Community Report vol1:3

Six Words To Write On The Wall

D3’s summit conference in Ridgway, Colo. in July 2017 attracted about 200 progressive leaders from across western Colorado and the Front Range to discuss issues and mobilize for the 2018 midterm elections. (Photo by JT Thomas)

[blockquote3]Inside Western Colorado’s Indivisible D3 Movement[/blockquote3]


Call it fuel for the fire.


On the day Brett Kavanaugh becomes a Supreme Court justice, a glossy flyer lands in mailboxes across Colorado’s 3rd Congressional District – a vast rural district the size of Florida that covers most of western Colorado.


“DIANE MITSCH BUSH IS A SOCIALIST,” the flyer blares in bright red all-caps. On the flip side, it reiterates, “DIANE MITSCH BUSH wants to take our country down a path towards Socialism.”


There’s a photo of the 68-year-old Democratic candidate from Steamboat Springs – with her long gray hair and folded arms and serious smile and PhD in Sociology – who hopes to soon topple Republican incumbent Scott Tipton in her bid for U.S. Congress. A menacing red tower with giant loudspeakers has been photo-shopped in behind her, straight out of some weird North Korean nightmare.


Midterm season – with all its nasty-grams, fear-mongering and bizarre attack ads – is in full swing. And the foot soldiers of the Resistance in western Colorado have one thing to say: Bring it on.


Hundreds of grim-faced constituents packed into the Montrose High School gym in April 2017 for a town hall meeting with Congressman Scott Tipton. (Photo by Samantha Tisdel Wright)




Each of the 6,000 or so chapters of the Indivisible movement – the grassroots movement at the heart of a nationwide effort to thwart the Trump agenda – has its own unique story of origin.


This one started with a flurry of text messages around Thanksgiving time in 2016. United in outrage at the election of Trump “and this feeling that we had to do something,” five women from the small town of Ridgway, Colo. came up with a plan to sit in silence together for 30 minutes on the day after Trump’s inauguration.


Soon, their plan grew into a whole day of grassroots community action.


Word spread, as it has a way of doing in small towns. And on a snowy January day in 2017, as millions of protesters marched in cities around the world, dozens of Ridgway-ites also marched, then meditated by candlelight, and finally packed into the Kiva Room at the Chipeta Solar Springs Resort to break bread together in the Trumpian dusk.


Toward the end of the evening, a newcomer to the community – a distinguished former senior fellow at the Center for Presidential History at Southern Methodist University by the name of Dr. William Steding – offered a few words of courage to those in the room whose hearts were seized with panic.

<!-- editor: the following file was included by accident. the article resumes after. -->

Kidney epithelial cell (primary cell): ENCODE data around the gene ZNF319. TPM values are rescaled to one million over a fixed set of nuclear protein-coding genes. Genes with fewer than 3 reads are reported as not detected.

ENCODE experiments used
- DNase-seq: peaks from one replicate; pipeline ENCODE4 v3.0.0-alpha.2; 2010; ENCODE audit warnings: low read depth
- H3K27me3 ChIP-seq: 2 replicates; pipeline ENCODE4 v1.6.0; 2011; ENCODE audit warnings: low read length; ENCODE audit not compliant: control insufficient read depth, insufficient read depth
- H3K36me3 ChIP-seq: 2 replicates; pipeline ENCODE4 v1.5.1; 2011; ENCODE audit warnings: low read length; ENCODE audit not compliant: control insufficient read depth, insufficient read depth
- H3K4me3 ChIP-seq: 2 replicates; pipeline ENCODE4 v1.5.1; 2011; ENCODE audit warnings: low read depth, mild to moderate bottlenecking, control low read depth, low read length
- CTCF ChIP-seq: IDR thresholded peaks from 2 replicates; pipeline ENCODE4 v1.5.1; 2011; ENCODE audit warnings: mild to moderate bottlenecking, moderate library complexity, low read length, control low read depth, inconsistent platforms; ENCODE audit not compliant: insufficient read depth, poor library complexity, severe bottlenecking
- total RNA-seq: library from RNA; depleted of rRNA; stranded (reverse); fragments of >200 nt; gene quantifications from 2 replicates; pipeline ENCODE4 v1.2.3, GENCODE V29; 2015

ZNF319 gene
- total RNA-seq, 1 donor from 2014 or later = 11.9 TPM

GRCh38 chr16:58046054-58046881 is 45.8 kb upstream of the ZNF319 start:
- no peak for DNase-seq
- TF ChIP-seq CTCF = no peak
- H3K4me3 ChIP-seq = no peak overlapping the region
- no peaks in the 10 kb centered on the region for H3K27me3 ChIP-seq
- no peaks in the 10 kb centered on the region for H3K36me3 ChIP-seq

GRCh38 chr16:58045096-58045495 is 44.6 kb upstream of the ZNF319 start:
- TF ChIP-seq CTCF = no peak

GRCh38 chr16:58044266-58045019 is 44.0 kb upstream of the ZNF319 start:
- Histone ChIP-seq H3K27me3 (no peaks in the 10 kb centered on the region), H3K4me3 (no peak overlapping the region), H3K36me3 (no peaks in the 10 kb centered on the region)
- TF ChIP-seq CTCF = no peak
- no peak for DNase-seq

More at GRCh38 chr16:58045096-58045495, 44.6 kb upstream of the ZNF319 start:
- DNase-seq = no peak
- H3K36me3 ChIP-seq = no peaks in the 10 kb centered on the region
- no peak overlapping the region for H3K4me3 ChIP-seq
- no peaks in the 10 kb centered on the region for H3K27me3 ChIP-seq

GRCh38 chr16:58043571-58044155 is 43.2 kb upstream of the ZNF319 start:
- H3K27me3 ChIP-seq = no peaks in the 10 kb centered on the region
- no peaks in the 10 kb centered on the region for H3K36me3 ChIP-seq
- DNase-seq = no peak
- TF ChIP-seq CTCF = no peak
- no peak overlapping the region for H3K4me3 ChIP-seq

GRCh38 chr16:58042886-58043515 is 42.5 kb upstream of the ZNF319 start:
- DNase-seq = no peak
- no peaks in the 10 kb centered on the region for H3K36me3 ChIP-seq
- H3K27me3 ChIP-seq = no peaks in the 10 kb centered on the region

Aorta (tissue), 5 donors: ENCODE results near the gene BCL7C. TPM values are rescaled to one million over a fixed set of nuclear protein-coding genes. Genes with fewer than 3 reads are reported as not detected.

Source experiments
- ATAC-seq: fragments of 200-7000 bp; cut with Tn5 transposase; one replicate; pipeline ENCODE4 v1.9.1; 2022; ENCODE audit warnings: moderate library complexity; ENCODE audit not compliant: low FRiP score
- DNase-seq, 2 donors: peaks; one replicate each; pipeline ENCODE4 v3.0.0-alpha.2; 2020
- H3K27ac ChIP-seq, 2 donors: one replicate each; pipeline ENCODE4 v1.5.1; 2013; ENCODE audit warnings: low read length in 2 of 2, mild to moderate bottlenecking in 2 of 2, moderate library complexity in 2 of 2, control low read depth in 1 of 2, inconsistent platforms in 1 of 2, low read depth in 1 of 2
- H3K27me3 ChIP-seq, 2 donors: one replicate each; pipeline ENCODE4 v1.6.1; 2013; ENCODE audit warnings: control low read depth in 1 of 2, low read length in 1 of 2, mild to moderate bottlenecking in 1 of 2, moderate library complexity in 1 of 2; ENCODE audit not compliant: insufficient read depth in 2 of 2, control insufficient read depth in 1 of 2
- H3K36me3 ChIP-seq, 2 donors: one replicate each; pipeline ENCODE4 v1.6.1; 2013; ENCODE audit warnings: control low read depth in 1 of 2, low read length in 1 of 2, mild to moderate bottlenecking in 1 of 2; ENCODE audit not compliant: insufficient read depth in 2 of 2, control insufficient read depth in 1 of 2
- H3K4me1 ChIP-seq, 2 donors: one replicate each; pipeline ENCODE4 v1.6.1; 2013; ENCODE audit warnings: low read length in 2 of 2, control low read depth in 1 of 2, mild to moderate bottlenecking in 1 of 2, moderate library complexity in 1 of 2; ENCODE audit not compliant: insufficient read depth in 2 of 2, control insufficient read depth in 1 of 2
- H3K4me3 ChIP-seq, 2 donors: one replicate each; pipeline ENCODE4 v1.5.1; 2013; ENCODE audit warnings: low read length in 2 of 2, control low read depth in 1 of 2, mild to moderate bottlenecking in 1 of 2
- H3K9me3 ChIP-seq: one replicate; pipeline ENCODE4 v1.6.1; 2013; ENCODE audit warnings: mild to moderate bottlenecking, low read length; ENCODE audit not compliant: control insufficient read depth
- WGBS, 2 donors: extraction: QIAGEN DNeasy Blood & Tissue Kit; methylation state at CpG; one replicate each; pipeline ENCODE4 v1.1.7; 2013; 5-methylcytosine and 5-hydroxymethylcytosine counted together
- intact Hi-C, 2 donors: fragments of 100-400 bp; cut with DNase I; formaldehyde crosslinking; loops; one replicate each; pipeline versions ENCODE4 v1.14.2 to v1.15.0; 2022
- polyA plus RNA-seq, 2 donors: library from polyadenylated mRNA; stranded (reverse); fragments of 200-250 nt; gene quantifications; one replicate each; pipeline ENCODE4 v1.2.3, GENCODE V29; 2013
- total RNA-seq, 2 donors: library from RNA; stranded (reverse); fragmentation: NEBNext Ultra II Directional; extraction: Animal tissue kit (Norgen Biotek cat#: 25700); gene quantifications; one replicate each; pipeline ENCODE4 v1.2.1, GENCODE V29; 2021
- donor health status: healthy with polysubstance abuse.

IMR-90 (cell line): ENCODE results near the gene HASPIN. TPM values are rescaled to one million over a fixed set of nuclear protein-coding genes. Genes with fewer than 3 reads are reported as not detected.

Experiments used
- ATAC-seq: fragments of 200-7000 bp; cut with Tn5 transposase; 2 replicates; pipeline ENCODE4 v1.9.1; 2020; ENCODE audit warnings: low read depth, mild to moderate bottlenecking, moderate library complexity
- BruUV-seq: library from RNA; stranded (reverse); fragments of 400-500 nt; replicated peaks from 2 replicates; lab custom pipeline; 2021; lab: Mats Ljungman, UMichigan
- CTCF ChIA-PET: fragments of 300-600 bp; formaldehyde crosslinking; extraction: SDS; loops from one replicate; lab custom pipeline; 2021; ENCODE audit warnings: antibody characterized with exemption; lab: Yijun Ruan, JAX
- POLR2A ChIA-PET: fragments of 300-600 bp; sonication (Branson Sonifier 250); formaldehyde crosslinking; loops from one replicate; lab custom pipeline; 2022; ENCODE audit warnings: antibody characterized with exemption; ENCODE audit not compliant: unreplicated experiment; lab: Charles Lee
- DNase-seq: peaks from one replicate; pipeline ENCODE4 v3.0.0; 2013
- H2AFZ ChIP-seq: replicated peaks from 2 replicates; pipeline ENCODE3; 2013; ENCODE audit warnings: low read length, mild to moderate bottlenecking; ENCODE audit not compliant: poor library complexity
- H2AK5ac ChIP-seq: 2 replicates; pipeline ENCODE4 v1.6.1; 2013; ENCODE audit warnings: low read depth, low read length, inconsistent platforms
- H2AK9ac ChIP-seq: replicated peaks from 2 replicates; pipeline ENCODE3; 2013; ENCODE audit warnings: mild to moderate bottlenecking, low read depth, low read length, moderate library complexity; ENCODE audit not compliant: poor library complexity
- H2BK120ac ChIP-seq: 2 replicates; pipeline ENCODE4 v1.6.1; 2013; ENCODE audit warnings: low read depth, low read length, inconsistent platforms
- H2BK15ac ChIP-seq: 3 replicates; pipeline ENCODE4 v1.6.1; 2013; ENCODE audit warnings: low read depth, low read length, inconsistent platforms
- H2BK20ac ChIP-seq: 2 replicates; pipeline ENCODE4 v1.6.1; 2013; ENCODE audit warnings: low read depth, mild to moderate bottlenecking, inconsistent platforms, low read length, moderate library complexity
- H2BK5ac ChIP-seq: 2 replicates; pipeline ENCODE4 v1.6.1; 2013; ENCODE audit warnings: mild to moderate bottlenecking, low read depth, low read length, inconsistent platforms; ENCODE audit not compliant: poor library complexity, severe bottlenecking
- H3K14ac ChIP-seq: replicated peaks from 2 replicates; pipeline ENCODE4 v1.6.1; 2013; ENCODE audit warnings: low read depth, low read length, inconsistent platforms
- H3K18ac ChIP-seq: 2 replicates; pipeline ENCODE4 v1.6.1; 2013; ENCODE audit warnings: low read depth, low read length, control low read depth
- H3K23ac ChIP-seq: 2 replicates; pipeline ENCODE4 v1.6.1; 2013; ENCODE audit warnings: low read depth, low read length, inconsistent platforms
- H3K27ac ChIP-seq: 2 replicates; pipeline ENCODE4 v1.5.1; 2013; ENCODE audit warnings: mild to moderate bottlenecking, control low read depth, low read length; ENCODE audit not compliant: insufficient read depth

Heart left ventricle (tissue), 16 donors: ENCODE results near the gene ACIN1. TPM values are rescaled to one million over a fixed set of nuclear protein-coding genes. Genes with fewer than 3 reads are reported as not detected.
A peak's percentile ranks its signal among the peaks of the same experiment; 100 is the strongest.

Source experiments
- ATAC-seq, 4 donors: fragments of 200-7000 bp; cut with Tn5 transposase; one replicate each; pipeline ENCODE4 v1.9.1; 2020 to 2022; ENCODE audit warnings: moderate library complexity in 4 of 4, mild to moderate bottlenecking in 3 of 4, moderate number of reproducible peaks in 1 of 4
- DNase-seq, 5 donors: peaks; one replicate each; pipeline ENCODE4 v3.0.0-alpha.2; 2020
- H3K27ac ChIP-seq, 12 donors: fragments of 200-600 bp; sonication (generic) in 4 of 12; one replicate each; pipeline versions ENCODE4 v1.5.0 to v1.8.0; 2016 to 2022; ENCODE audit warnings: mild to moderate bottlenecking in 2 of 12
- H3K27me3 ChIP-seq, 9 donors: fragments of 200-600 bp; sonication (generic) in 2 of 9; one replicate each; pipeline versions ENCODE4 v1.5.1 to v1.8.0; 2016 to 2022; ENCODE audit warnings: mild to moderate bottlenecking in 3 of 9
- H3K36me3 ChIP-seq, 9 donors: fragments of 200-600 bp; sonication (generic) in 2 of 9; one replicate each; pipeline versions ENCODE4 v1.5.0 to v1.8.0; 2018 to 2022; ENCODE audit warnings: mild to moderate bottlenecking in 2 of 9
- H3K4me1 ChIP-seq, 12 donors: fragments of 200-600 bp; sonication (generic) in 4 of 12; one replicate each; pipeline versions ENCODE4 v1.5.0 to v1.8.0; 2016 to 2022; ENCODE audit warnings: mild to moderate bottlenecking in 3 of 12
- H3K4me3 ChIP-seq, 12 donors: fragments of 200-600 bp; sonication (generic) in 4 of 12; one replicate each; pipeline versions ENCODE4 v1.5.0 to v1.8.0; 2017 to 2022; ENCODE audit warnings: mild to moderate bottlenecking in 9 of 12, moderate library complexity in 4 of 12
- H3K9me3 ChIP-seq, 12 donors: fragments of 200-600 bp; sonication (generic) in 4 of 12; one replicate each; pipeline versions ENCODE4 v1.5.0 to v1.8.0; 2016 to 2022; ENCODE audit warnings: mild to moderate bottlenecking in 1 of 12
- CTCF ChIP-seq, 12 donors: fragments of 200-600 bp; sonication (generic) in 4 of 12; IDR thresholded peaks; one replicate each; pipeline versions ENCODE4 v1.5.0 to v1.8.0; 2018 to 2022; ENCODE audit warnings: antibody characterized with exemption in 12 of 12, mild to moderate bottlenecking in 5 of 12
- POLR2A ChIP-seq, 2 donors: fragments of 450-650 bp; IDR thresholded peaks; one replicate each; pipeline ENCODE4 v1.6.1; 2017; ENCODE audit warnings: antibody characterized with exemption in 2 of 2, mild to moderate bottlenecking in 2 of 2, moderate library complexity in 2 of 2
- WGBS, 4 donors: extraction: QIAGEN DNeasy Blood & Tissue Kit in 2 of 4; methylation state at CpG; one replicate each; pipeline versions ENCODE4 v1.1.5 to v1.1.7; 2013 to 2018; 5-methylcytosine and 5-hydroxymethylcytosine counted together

“Vacation’s over,” he said. “You are right and you know you are right. Don’t be intimidated. Step out, stand up, speak up, act up. This will not be easy. Presidential power is very big. ‘Huge,’ as another person would say…”


Steding then conjured “six words to write on the wall” – six principals of resistance to buoy all would-be activists in the room:


[list extraclass=””]
[list_item icon=”ss-pointright”]Authentic: Embody your beliefs, convictions and purpose.[/list_item]
[list_item icon=”ss-pointright”]Resilience: Take a hit and bounce back.[/list_item]
[list_item icon=”ss-pointright”]Gonzo: Channel your inner Hunter S. Thompson. Understand the rules of the game so you know what not to do. The rules are designed to keep those who are in power in power.[/list_item]
[list_item icon=”ss-pointright”]Transcendent: Rise above the rabble. Don’t get mired and stuck in your own little social political bubble.[/list_item]
[list_item icon=”ss-pointright”]Stealth: High profiles are dangerous in periods of crisis, and the period of danger that follows. There are many people who enjoy health, wealth and happiness who never stick their head in front of the camera. Be like them.[/list_item]
[list_item icon=”ss-pointright”]Grace: Beautiful things are the most durable in world. Bring people together in a way that makes people say ‘Wow, that’s beautiful,’ or just plain cool. Bring people together in just the right way to ensure your destiny. Then, you are in a state of grace.[/list_item]


The Kiva Room crackled with energy. You could almost smell the ozone in the air.


“We were so inspired that we felt compelled to move forward and create something that would be more lasting than this single day of action,” recalls Erika Moss Gordon, a poet, film festival coordinator and yoga teacher who helped organize the event.


The only question was: “What’s next?”



Feb.7, 2017


The five friends met incessantly over the next few weeks to figure out the answer to that question. Then, on a cold, dark night in early February – 19 days into Trump’s presidency – they unveiled their plan to a standing-room-only crowd at the old Sherbino Theater in downtown Ridgway.


Drawing inspiration from the viral Indivisible Guide – the “Practical Guide for Resisting the Trump Agenda” that was sweeping the nation – the women proposed to create not just a local Indivisible chapter in Ouray County, but an umbrella organization for other fledgling resistance groups across western Colorado’s sprawling 3rd Congressional District.


There would be policy-tracking committees. Daily actions, distributed via email or text message. Field trips to congressional offices. Activist social hours. Craftivism – activism through artistic expression – and much, much more. All with the goal of becoming a Western Slope hub for resistance in the age of Trump.